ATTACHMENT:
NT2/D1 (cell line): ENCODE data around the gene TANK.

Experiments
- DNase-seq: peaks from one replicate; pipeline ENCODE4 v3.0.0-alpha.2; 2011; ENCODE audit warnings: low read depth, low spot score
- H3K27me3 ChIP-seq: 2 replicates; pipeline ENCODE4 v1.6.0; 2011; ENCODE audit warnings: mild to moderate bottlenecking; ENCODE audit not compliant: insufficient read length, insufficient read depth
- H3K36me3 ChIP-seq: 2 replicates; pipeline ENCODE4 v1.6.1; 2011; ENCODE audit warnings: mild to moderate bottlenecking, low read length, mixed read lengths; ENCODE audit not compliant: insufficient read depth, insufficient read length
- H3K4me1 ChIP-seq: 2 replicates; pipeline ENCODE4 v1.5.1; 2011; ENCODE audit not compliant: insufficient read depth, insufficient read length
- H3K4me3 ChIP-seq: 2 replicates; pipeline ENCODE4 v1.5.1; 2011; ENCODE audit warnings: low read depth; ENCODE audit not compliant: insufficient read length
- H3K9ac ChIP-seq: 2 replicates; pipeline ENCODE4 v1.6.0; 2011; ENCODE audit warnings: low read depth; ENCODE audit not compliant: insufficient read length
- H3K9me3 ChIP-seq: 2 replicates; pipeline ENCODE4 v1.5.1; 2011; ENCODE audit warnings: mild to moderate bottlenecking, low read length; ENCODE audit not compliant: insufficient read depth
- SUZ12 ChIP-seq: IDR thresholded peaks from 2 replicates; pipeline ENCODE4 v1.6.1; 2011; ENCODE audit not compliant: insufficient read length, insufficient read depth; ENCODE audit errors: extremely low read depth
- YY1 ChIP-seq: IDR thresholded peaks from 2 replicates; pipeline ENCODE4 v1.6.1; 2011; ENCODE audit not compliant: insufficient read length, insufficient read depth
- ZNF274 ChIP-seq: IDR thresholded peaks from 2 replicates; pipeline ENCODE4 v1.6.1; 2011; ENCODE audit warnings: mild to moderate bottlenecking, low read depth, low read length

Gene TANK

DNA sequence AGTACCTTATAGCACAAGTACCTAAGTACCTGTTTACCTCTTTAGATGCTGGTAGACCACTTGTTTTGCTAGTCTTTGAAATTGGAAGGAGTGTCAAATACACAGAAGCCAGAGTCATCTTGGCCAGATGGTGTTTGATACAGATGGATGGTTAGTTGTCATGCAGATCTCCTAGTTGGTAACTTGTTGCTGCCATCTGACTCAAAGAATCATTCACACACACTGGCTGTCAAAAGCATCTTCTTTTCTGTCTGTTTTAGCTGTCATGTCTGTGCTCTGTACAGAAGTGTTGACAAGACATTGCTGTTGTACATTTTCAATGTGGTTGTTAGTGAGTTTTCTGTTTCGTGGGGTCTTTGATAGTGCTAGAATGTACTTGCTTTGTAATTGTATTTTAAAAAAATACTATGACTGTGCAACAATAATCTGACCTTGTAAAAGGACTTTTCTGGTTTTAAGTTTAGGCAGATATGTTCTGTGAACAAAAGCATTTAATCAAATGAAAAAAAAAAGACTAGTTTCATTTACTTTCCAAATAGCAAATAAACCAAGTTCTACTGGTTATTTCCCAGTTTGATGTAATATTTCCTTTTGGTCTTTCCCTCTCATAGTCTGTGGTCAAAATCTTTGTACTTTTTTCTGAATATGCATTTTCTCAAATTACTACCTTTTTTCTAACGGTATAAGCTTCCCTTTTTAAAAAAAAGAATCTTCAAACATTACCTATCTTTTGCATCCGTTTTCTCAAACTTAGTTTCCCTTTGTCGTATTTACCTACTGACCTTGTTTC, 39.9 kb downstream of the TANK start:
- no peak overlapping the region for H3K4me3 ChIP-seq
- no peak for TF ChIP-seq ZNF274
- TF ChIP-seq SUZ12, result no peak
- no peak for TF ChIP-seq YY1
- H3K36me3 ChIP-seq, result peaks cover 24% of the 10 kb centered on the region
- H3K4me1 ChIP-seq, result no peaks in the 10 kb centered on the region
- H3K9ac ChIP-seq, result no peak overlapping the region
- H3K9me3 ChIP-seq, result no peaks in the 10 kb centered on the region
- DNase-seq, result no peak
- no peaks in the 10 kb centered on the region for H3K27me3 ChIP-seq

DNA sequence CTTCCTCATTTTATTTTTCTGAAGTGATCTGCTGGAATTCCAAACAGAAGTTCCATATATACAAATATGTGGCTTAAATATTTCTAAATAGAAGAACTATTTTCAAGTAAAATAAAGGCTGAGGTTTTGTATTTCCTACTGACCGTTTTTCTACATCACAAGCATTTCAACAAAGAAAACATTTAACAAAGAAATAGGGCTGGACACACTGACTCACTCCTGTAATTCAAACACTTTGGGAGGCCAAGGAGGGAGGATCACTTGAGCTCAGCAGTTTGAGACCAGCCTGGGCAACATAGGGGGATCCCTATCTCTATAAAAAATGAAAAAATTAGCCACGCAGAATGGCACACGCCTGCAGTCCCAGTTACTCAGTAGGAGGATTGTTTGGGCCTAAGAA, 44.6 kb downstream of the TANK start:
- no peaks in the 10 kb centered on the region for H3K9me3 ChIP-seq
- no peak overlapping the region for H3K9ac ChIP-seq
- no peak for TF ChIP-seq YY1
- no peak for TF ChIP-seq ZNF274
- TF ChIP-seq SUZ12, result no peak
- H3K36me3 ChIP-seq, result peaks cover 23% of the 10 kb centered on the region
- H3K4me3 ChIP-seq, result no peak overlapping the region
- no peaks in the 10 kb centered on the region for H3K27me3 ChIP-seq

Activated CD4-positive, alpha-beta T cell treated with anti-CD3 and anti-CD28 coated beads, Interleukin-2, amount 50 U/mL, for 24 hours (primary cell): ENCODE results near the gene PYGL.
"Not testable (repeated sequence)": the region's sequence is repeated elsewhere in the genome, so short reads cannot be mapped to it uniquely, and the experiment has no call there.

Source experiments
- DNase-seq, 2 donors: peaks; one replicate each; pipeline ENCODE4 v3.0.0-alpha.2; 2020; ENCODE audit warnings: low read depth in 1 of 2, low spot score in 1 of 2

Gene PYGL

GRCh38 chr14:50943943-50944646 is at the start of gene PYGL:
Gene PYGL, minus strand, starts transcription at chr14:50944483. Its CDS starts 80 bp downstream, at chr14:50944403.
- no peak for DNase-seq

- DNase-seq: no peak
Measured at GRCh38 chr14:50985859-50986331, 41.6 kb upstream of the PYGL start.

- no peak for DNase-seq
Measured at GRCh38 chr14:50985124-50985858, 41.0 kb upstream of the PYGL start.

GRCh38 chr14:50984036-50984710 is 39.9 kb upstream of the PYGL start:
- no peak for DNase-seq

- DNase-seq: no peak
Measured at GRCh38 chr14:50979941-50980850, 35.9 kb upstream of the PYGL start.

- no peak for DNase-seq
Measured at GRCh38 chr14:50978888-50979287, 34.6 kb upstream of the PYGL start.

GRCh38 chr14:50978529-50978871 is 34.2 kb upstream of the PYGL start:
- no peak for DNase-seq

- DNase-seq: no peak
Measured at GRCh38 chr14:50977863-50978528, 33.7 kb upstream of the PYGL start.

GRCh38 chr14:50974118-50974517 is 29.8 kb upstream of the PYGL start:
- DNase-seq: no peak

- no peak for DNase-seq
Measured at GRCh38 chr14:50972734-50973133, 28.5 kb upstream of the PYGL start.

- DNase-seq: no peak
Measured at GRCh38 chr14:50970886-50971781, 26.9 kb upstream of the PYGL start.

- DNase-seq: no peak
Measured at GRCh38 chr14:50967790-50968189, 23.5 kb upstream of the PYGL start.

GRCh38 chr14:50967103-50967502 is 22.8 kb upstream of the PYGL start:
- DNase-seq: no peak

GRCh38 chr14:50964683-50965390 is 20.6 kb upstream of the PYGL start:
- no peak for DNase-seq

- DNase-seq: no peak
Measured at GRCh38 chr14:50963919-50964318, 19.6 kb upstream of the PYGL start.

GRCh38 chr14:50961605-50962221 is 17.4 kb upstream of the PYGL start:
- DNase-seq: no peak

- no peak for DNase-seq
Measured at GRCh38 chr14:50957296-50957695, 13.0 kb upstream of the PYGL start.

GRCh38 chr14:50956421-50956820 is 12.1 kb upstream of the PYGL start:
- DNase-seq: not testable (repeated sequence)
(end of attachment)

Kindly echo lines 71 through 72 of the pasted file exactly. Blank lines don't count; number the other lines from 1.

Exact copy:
- DNase-seq: no peak

- no peak for DNase-seq